Showing iTerm2 window with four open terminals in a two-by-two grid.

This setup is in the basic-checking branch of the repo.

Catching missing props

There’s still one problem we need to solve. If we omit a required prop, like the val prop we just looked at, we still won’t get an error, but we should, since we didn’t assign it a default value in Helper.svelte, and is therefore required.

<Helper /> // missing `val` prop

To tell TypeScript to report this as an error, let’s go back to our tsconfig, and add two new values

"strict": true, "noImplicitAny": false 

The first enables a bunch of TypeScript checks that are disabled by default. The second, noImplicitAny, turns off one of those strict checks. Without that second line, any variable lacking a type—which is implicitly typed as any—is now reported as an error (no implicit any, get it?)

Opinions differ widely on whether noImplicitAny should be set to true. I happen to think it’s too strict, but plenty of people disagree. Experiment and come to your own conclusion.

Anyway, with that new configuration in place, we should be able to restart our svelte-check task and see the error we were expecting.

Showing terminal with a caught error.

This setup is in the better-checking branch of the repo.

Odds and ends

One thing to be aware of is that TypeScript’s mechanism for catching incorrect properties is immediately, and irreversibly switched off for a component if that component ever references $ $ props or $ $ restProps. For example, if you were to pass an undeclared prop of, say, junk into the Helper component, you’d get an error, as expected, since that component has no junk property. But this error would immediately go away if the Helper component referenced $ $ props or $ $ restProps. The former allows you to dynamically access any prop without having an explicit declaration for it, while $ $ restProps is for dynamically accessing undeclared props.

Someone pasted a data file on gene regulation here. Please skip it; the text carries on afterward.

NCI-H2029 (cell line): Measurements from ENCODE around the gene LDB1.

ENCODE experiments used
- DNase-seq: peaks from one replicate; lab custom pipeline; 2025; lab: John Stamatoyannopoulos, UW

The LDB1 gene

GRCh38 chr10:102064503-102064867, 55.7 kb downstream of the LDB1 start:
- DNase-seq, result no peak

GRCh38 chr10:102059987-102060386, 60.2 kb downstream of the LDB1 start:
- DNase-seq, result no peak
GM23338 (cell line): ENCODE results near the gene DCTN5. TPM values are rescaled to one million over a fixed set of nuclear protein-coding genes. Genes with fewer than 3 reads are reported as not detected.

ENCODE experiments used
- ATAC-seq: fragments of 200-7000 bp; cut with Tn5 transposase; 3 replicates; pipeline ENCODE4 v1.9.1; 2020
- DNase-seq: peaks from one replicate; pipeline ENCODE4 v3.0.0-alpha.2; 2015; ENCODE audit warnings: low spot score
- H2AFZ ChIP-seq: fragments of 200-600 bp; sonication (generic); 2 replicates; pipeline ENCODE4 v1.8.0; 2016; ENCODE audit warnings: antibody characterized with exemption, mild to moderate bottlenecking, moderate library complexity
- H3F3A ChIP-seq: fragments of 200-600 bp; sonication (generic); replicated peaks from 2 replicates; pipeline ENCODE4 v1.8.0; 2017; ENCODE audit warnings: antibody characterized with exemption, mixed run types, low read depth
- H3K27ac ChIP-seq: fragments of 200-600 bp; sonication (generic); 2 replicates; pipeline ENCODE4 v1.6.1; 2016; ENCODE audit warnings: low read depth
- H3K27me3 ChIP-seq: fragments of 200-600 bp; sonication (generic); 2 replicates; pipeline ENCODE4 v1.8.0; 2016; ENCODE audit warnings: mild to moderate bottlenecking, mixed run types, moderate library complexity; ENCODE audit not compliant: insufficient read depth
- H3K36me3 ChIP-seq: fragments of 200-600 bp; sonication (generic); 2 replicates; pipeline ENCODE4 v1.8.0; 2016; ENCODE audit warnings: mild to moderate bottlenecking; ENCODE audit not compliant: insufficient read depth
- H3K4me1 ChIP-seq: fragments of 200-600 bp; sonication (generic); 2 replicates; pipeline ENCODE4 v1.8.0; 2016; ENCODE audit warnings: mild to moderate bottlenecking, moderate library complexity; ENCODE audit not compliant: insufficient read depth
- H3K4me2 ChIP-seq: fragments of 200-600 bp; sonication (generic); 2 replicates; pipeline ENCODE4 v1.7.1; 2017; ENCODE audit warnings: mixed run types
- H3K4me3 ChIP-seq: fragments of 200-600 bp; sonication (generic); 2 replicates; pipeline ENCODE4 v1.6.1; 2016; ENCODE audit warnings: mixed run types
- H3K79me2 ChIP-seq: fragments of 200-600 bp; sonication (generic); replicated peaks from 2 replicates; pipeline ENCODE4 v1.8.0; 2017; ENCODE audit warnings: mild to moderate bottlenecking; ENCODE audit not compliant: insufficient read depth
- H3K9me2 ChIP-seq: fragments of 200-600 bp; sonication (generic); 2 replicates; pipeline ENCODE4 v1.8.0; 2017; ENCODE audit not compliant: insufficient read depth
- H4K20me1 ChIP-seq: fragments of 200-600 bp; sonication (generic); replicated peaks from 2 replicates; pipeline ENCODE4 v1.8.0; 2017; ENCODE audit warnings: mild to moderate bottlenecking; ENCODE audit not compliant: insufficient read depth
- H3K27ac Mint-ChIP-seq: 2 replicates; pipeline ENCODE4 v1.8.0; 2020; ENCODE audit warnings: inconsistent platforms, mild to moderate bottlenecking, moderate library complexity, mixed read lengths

This makes sense when you think about it. The purpose of these constructs is to dynamically access a property on the fly, usually for some sort of meta-programming, or to arbitrarily pass attributes on to an html element, which is common in UI libraries. The existence of either of them implies arbitrary access to a component that may not have been declared.

There’s one other common use of $ $ props, and that’s to access props declared as a reserved word. class is a common example of this. For example:

const className = $ $ props.class;


export let class = "";

…is not valid. class is a reserved word in JavaScript but there’s a workaround in this specific case. The following is also a valid way to declare that same prop—thanks to Rich Harris for helping with this.

let className; export { className as class };

If your only use of $ $ props is to access a prop whose name is reserved, you can use this alternative, and maintain better type checking for your component.

Parting thoughts

Svelte is one of the most promising, productive, and frankly fun JavaScript frameworks I’ve worked with. The relative ease with which TypeScript can be added is like a cherry on top. Having TypeScript catch errors early for you can be a real productivity boost. Hopefully this post was of some help achieving that.

The post Integrating TypeScript with Svelte appeared first on CSS-Tricks.